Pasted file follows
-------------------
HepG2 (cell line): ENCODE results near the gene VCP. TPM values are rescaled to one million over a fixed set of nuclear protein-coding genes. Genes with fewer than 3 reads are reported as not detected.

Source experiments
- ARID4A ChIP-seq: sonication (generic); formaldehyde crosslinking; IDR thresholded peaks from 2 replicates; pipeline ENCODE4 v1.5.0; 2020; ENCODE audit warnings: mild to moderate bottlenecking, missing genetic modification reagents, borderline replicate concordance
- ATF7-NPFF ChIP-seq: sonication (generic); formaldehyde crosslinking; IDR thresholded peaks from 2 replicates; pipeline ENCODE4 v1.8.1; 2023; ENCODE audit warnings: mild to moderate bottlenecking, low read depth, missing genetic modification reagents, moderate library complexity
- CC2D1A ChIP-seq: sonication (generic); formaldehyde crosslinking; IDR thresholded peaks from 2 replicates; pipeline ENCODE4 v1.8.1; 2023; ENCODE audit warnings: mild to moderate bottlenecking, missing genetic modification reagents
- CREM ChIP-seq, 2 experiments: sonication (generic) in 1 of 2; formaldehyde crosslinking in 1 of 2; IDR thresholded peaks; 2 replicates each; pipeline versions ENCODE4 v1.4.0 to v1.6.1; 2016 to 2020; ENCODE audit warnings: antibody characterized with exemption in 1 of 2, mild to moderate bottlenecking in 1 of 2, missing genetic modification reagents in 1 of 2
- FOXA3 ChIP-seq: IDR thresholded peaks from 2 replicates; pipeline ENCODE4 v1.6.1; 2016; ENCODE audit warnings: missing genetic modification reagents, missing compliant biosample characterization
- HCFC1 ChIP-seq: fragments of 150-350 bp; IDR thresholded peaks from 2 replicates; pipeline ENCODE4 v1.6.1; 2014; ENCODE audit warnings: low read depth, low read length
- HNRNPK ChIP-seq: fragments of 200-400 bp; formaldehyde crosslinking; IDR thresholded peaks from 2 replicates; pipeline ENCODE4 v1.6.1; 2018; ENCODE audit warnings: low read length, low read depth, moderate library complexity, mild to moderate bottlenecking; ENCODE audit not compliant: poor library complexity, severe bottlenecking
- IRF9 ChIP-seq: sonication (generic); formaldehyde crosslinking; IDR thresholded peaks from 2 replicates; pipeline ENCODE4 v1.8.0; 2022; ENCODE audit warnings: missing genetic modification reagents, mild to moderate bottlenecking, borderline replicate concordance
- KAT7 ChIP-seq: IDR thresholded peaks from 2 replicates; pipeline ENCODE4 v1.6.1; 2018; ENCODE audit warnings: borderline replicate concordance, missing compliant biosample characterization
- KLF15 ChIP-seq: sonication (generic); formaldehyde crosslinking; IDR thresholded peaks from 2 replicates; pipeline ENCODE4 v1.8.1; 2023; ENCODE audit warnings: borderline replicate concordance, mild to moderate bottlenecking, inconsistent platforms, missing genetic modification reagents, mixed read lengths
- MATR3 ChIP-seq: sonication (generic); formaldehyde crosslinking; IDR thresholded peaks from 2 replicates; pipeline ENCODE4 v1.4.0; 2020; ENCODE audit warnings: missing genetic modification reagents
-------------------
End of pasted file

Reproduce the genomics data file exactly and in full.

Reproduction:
HepG2 (cell line): ENCODE results near the gene VCP. TPM values are rescaled to one million over a fixed set of nuclear protein-coding genes. Genes with fewer than 3 reads are reported as not detected.

Source experiments
- ARID4A ChIP-seq: sonication (generic); formaldehyde crosslinking; IDR thresholded peaks from 2 replicates; pipeline ENCODE4 v1.5.0; 2020; ENCODE audit warnings: mild to moderate bottlenecking, missing genetic modification reagents, borderline replicate concordance
- ATF7-NPFF ChIP-seq: sonication (generic); formaldehyde crosslinking; IDR thresholded peaks from 2 replicates; pipeline ENCODE4 v1.8.1; 2023; ENCODE audit warnings: mild to moderate bottlenecking, low read depth, missing genetic modification reagents, moderate library complexity
- CC2D1A ChIP-seq: sonication (generic); formaldehyde crosslinking; IDR thresholded peaks from 2 replicates; pipeline ENCODE4 v1.8.1; 2023; ENCODE audit warnings: mild to moderate bottlenecking, missing genetic modification reagents
- CREM ChIP-seq, 2 experiments: sonication (generic) in 1 of 2; formaldehyde crosslinking in 1 of 2; IDR thresholded peaks; 2 replicates each; pipeline versions ENCODE4 v1.4.0 to v1.6.1; 2016 to 2020; ENCODE audit warnings: antibody characterized with exemption in 1 of 2, mild to moderate bottlenecking in 1 of 2, missing genetic modification reagents in 1 of 2
- FOXA3 ChIP-seq: IDR thresholded peaks from 2 replicates; pipeline ENCODE4 v1.6.1; 2016; ENCODE audit warnings: missing genetic modification reagents, missing compliant biosample characterization
- HCFC1 ChIP-seq: fragments of 150-350 bp; IDR thresholded peaks from 2 replicates; pipeline ENCODE4 v1.6.1; 2014; ENCODE audit warnings: low read depth, low read length
- HNRNPK ChIP-seq: fragments of 200-400 bp; formaldehyde crosslinking; IDR thresholded peaks from 2 replicates; pipeline ENCODE4 v1.6.1; 2018; ENCODE audit warnings: low read length, low read depth, moderate library complexity, mild to moderate bottlenecking; ENCODE audit not compliant: poor library complexity, severe bottlenecking
- IRF9 ChIP-seq: sonication (generic); formaldehyde crosslinking; IDR thresholded peaks from 2 replicates; pipeline ENCODE4 v1.8.0; 2022; ENCODE audit warnings: missing genetic modification reagents, mild to moderate bottlenecking, borderline replicate concordance
- KAT7 ChIP-seq: IDR thresholded peaks from 2 replicates; pipeline ENCODE4 v1.6.1; 2018; ENCODE audit warnings: borderline replicate concordance, missing compliant biosample characterization
- KLF15 ChIP-seq: sonication (generic); formaldehyde crosslinking; IDR thresholded peaks from 2 replicates; pipeline ENCODE4 v1.8.1; 2023; ENCODE audit warnings: borderline replicate concordance, mild to moderate bottlenecking, inconsistent platforms, missing genetic modification reagents, mixed read lengths
- MATR3 ChIP-seq: sonication (generic); formaldehyde crosslinking; IDR thresholded peaks from 2 replicates; pipeline ENCODE4 v1.4.0; 2020; ENCODE audit warnings: missing genetic modification reagents